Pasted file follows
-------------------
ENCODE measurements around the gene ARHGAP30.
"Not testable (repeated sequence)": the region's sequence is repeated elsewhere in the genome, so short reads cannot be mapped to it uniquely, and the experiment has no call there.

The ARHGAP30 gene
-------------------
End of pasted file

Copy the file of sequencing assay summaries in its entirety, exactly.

ENCODE measurements around the gene ARHGAP30.
"Not testable (repeated sequence)": the region's sequence is repeated elsewhere in the genome, so short reads cannot be mapped to it uniquely, and the experiment has no call there.

The ARHGAP30 gene